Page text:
The National Academies

NCHRP 12-129 [Anticipated]

Evaluating Concrete Girders with Non-compliant Shear Details

  Project Data
Funds: $950,000
Staff Responsibility: Ahmad Abu-Hawash
Comments: In development
Fiscal Year: 2025

This project has been tentatively selected and a project statement (request for proposals) is expected to be available on this website. The problem statement below will be the starting point for a panel of experts to develop the project statement.

As the U.S. transportation structure ages, the need to develop, use, and implement load rating methods and procedures becomes even more important.  In this context, this project focuses on concrete bridges designed prior to the nationwide adoption of AASHTO LRFD Bridge Design Specifications (BDS) first published in 1994 and required to be used in new designs in 2007. Because the current AASHTO LRFD BDS have shear design and detailing provisions that are stricter than the older AASHTO Standard Specifications, girders of the older bridges typically do not meet the requirements of the current specifications. The load carrying capacities of existing prestressed and non-prestressed concrete bridges have to be evaluated by departments of transportation (DOTs) to ensure public safety as shear failures can occur with little to no warning and signs of shear distress may not be visible during periodic inspections. Currently, DOTs evaluate older bridges using methods, such as the Modified Compression Field Theory, that were developed for design purposes. Existing laboratory test data show that the method is appropriate for calculating the capacity of modern bridge members  designed according to the current specifications. However, there is a significant lack of data on the capacity and behavior of concrete members that have reinforcing details that are not compliant with the current specifications. Moreover, data is lacking on members that have sizes, cross-sectional shapes, and material grades that reflect actual design and construction practices.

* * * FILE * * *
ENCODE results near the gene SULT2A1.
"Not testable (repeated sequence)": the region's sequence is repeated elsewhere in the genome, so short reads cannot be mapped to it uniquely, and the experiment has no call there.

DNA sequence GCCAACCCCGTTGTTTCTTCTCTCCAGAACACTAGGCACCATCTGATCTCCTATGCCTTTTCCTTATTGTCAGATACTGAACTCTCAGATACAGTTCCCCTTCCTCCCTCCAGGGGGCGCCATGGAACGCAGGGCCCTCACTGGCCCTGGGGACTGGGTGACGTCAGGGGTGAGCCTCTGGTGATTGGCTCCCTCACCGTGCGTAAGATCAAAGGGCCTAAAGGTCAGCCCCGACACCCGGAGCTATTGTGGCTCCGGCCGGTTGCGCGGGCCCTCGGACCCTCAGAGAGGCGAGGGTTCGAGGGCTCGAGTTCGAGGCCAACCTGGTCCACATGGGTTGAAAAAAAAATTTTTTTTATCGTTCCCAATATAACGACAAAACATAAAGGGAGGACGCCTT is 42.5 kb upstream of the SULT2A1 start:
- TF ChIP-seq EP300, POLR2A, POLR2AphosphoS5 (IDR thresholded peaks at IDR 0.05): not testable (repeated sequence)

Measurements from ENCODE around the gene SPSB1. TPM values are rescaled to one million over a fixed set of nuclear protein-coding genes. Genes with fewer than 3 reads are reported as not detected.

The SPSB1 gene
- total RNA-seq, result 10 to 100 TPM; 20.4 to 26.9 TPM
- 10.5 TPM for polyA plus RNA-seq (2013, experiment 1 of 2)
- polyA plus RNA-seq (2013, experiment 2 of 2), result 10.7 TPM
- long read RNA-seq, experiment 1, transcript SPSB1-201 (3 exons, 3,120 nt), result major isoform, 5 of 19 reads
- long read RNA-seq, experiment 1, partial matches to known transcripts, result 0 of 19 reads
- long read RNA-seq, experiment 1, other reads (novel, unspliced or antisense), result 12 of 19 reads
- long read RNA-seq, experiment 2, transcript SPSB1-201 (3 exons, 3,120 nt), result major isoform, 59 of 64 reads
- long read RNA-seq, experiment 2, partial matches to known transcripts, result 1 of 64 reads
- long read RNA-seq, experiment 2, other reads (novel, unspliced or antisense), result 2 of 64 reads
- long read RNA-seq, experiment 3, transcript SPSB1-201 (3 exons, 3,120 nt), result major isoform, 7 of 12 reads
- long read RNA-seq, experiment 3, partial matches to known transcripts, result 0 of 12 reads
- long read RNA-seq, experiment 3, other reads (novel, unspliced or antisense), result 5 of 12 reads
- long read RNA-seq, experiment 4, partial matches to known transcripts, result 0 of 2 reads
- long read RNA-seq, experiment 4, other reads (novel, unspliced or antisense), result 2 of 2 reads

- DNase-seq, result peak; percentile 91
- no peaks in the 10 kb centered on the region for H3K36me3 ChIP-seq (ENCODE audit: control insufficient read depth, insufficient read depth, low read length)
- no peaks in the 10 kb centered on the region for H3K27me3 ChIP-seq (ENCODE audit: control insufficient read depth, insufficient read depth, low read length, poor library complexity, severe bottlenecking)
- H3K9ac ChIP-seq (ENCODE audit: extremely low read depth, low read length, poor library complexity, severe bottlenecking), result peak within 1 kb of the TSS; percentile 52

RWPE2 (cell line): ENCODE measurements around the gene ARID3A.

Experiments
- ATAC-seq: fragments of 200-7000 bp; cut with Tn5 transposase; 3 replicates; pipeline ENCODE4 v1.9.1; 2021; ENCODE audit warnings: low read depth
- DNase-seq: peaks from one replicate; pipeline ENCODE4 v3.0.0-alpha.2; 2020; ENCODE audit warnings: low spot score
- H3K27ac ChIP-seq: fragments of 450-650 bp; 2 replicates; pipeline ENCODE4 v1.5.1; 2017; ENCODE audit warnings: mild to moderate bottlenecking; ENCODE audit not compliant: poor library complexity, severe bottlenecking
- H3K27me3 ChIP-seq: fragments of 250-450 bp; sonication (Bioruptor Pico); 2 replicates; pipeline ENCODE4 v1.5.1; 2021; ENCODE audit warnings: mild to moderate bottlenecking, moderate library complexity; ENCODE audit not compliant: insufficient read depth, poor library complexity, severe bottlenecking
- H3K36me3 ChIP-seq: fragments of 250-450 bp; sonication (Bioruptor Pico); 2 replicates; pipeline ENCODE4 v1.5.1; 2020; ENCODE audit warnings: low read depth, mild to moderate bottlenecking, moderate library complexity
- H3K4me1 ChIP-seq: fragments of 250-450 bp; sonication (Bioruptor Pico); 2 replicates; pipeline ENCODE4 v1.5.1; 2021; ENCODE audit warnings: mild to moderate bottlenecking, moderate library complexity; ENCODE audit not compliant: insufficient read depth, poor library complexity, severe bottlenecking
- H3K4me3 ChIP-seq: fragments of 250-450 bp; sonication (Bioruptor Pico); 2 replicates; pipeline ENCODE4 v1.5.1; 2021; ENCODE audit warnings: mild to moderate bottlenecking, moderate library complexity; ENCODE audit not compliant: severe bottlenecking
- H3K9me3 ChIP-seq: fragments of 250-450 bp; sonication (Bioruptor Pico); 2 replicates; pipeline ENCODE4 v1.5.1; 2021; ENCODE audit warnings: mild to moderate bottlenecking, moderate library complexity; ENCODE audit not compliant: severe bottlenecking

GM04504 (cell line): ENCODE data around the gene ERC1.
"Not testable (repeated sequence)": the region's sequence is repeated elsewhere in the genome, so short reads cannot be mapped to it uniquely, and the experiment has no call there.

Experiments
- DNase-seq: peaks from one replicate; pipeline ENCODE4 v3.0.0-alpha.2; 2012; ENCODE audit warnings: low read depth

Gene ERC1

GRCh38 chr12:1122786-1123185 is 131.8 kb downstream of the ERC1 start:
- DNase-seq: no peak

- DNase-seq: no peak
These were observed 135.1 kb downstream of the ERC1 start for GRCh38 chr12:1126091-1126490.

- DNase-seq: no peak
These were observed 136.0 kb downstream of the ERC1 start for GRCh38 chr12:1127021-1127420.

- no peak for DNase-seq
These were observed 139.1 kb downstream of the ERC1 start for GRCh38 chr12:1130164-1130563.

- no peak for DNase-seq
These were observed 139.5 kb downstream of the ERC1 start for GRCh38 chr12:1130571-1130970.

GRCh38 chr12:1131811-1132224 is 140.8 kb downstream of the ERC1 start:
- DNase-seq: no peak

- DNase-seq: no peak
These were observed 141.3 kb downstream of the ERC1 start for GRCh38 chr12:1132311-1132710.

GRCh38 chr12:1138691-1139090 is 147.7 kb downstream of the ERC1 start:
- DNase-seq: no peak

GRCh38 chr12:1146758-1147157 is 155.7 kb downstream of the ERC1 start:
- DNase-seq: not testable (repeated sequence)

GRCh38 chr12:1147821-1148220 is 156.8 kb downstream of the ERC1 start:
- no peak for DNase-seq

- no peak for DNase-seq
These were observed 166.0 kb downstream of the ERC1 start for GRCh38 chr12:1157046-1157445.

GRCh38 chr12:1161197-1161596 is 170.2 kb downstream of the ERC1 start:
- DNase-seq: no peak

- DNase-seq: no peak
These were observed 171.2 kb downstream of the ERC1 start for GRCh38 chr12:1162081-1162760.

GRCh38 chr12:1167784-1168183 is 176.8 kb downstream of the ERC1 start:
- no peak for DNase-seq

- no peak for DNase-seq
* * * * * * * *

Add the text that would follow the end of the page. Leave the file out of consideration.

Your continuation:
The objective of this research is to gather data and knowledge on large-scale prestressed and non-prestressed concrete girders designed using older versions of AASHTO specifications and therefore may not meet current shear detailing requirements of AASHTO LRFD. This knowledge and data will be used to develop calculation methods and procedures that will aim to be accurate and sufficiently conservative in evaluating the shear capacities of prestressed members in existing bridges.  

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